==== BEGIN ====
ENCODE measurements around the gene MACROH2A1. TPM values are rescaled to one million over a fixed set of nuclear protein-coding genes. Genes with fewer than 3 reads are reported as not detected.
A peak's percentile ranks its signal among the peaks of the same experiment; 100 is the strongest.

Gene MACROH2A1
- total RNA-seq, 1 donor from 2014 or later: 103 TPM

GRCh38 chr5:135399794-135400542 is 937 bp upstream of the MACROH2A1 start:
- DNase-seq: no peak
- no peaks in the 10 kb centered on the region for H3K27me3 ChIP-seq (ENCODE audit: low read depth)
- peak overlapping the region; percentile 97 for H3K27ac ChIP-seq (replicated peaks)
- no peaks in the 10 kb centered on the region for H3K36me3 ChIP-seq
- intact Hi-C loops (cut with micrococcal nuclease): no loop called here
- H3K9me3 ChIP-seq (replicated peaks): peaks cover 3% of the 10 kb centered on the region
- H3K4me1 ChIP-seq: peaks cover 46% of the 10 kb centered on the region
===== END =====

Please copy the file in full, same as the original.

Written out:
ENCODE measurements around the gene MACROH2A1. TPM values are rescaled to one million over a fixed set of nuclear protein-coding genes. Genes with fewer than 3 reads are reported as not detected.
A peak's percentile ranks its signal among the peaks of the same experiment; 100 is the strongest.

Gene MACROH2A1
- total RNA-seq, 1 donor from 2014 or later: 103 TPM

GRCh38 chr5:135399794-135400542 is 937 bp upstream of the MACROH2A1 start:
- DNase-seq: no peak
- no peaks in the 10 kb centered on the region for H3K27me3 ChIP-seq (ENCODE audit: low read depth)
- peak overlapping the region; percentile 97 for H3K27ac ChIP-seq (replicated peaks)
- no peaks in the 10 kb centered on the region for H3K36me3 ChIP-seq
- intact Hi-C loops (cut with micrococcal nuclease): no loop called here
- H3K9me3 ChIP-seq (replicated peaks): peaks cover 3% of the 10 kb centered on the region
- H3K4me1 ChIP-seq: peaks cover 46% of the 10 kb centered on the region